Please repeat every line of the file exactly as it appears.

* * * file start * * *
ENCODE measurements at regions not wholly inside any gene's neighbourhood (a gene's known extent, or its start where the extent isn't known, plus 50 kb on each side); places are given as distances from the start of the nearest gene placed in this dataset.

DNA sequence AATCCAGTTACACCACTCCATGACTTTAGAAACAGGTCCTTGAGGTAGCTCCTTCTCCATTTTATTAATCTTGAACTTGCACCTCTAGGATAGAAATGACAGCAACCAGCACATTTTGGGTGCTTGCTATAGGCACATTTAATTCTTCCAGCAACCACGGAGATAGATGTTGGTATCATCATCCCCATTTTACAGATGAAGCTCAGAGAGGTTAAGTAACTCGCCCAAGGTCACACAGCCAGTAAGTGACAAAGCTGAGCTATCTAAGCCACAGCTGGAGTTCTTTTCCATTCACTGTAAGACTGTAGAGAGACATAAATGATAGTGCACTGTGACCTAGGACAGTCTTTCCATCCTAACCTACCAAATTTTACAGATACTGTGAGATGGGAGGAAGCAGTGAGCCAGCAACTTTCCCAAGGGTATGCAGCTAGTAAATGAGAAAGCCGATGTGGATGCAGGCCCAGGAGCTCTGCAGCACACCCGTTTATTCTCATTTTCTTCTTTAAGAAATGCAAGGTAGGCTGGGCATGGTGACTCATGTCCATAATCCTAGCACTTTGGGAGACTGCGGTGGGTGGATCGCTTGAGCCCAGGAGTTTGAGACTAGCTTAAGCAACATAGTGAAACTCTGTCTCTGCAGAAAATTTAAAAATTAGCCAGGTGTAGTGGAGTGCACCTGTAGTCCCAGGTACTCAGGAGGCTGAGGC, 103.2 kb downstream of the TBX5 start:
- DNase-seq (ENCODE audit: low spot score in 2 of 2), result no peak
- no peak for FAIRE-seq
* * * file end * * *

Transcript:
ENCODE measurements at regions not wholly inside any gene's neighbourhood (a gene's known extent, or its start where the extent isn't known, plus 50 kb on each side); places are given as distances from the start of the nearest gene placed in this dataset.

DNA sequence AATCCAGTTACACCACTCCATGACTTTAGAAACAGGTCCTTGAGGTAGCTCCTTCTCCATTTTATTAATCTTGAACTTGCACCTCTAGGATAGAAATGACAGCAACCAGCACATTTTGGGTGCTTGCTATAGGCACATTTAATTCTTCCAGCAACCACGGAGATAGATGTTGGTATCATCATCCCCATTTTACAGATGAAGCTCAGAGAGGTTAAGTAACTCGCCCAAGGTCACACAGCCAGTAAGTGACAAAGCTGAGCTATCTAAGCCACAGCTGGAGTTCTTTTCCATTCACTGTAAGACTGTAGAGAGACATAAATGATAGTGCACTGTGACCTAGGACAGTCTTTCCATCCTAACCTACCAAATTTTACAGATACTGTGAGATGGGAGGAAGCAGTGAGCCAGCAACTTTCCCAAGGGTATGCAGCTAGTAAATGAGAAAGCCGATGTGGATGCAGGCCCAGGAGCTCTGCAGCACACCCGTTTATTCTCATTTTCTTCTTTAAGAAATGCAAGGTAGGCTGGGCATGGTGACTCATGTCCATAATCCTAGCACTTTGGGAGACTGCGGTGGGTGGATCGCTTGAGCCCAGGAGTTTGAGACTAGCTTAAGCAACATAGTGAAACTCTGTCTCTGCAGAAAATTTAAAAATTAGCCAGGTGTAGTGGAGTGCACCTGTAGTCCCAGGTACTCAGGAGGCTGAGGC, 103.2 kb downstream of the TBX5 start:
- DNase-seq (ENCODE audit: low spot score in 2 of 2), result no peak
- no peak for FAIRE-seq